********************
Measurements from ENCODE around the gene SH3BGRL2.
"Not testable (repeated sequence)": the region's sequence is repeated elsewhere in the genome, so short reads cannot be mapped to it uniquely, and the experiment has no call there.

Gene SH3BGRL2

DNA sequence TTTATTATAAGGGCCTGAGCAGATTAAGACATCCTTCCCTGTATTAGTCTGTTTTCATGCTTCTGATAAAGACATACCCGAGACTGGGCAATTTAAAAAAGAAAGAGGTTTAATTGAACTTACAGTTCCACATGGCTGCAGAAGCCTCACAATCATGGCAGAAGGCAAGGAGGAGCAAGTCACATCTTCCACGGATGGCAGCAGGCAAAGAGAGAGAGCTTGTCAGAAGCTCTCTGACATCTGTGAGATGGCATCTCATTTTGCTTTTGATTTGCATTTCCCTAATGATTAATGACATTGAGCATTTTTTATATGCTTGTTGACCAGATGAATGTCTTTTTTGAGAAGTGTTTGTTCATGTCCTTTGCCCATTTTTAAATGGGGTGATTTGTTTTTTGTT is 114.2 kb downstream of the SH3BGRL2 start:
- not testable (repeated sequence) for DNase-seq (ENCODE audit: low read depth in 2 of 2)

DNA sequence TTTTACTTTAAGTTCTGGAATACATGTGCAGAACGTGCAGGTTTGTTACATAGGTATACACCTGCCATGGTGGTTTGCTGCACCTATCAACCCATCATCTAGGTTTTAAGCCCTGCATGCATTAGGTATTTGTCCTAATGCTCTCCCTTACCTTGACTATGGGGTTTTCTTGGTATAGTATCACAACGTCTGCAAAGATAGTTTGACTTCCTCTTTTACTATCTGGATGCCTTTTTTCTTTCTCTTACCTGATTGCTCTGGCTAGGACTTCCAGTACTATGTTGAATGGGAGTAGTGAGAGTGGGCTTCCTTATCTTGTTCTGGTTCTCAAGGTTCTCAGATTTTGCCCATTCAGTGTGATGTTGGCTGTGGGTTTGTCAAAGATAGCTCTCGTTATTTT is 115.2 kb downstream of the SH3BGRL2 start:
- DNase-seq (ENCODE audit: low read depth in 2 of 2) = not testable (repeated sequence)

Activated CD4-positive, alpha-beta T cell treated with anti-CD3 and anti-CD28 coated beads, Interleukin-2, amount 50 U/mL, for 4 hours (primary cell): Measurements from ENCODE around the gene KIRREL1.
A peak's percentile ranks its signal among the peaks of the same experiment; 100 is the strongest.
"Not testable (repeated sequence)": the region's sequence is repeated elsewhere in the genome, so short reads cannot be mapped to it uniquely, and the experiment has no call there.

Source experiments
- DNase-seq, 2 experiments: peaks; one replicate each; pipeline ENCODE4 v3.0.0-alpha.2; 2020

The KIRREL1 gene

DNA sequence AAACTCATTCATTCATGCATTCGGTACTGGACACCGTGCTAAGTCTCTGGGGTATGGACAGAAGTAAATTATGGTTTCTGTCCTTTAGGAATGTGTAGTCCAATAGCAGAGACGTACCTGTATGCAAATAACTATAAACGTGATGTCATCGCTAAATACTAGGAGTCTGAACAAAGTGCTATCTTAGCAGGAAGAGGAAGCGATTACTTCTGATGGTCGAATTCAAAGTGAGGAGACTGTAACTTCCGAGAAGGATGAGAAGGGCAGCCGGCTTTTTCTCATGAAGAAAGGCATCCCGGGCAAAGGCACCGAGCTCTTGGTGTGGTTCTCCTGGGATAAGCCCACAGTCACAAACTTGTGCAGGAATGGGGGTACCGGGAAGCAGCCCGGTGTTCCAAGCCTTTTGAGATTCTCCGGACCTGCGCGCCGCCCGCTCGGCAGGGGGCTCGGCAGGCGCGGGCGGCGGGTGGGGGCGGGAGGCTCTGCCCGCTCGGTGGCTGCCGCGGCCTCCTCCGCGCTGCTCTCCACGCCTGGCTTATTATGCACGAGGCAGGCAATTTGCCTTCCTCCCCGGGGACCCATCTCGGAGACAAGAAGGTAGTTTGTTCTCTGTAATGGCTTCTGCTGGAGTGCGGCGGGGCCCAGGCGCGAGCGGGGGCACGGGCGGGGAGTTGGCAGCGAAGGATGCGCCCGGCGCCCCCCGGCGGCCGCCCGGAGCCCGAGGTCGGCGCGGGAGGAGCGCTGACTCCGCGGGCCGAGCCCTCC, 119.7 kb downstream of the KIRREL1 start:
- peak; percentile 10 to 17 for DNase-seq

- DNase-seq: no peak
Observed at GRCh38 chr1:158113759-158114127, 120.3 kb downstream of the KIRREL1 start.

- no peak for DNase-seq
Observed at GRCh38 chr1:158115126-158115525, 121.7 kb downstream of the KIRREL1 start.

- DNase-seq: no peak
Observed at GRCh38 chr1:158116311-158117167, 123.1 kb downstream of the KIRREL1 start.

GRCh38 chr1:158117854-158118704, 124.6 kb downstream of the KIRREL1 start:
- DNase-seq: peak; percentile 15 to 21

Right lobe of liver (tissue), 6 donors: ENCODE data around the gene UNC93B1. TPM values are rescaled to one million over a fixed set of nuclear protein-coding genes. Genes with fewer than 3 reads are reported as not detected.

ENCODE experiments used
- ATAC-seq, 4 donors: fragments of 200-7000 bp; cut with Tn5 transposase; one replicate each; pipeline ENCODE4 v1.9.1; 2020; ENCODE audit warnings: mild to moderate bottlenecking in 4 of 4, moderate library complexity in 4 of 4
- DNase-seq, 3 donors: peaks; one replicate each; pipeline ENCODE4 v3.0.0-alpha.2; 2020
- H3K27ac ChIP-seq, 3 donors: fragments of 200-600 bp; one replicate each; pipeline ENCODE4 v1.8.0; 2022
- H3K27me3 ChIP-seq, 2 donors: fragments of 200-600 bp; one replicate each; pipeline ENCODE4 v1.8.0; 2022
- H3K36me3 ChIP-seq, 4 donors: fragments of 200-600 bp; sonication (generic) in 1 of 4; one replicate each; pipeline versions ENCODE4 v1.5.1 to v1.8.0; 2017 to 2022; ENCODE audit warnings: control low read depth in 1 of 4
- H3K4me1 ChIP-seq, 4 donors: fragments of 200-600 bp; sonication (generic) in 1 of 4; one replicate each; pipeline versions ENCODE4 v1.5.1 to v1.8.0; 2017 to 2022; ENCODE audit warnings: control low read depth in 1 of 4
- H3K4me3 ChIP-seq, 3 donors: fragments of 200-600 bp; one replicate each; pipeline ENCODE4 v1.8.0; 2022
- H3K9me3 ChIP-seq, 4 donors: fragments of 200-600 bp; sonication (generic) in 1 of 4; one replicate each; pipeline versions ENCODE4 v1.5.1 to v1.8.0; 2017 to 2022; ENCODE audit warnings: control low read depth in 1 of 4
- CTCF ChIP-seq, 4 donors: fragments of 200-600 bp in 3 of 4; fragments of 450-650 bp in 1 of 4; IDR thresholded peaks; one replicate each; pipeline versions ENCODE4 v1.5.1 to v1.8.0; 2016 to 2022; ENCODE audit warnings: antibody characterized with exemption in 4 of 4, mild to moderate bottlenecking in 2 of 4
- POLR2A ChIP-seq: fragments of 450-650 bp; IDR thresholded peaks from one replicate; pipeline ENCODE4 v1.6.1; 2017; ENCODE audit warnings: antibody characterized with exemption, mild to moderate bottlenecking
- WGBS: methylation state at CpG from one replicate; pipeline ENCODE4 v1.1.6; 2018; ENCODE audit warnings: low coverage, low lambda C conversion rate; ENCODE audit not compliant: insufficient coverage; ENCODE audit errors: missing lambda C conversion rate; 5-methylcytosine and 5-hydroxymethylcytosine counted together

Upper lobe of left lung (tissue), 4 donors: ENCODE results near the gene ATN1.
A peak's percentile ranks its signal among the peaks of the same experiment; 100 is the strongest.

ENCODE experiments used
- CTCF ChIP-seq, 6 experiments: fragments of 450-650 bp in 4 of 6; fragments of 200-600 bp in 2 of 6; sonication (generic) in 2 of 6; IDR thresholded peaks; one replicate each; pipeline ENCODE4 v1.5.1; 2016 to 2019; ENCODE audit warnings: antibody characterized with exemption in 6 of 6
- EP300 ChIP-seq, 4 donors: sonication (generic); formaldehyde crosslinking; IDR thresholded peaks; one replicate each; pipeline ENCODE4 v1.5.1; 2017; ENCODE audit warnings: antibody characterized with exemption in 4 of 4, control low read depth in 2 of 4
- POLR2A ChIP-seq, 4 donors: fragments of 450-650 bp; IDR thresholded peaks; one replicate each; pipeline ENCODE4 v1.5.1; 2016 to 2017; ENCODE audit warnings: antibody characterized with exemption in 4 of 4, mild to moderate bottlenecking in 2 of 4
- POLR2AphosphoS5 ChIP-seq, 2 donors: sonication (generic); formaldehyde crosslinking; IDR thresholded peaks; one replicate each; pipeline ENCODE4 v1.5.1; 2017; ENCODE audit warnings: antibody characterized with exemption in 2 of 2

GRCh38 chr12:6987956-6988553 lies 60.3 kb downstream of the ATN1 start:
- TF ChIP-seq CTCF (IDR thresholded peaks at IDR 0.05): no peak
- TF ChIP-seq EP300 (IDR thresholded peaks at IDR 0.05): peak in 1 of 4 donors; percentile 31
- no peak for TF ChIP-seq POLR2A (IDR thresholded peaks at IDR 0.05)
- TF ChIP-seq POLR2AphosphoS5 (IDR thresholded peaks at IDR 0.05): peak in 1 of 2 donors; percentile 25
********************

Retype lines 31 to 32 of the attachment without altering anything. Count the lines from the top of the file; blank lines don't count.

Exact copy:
- H3K4me1 ChIP-seq, 4 donors: fragments of 200-600 bp; sonication (generic) in 1 of 4; one replicate each; pipeline versions ENCODE4 v1.5.1 to v1.8.0; 2017 to 2022; ENCODE audit warnings: control low read depth in 1 of 4
- H3K4me3 ChIP-seq, 3 donors: fragments of 200-600 bp; one replicate each; pipeline ENCODE4 v1.8.0; 2022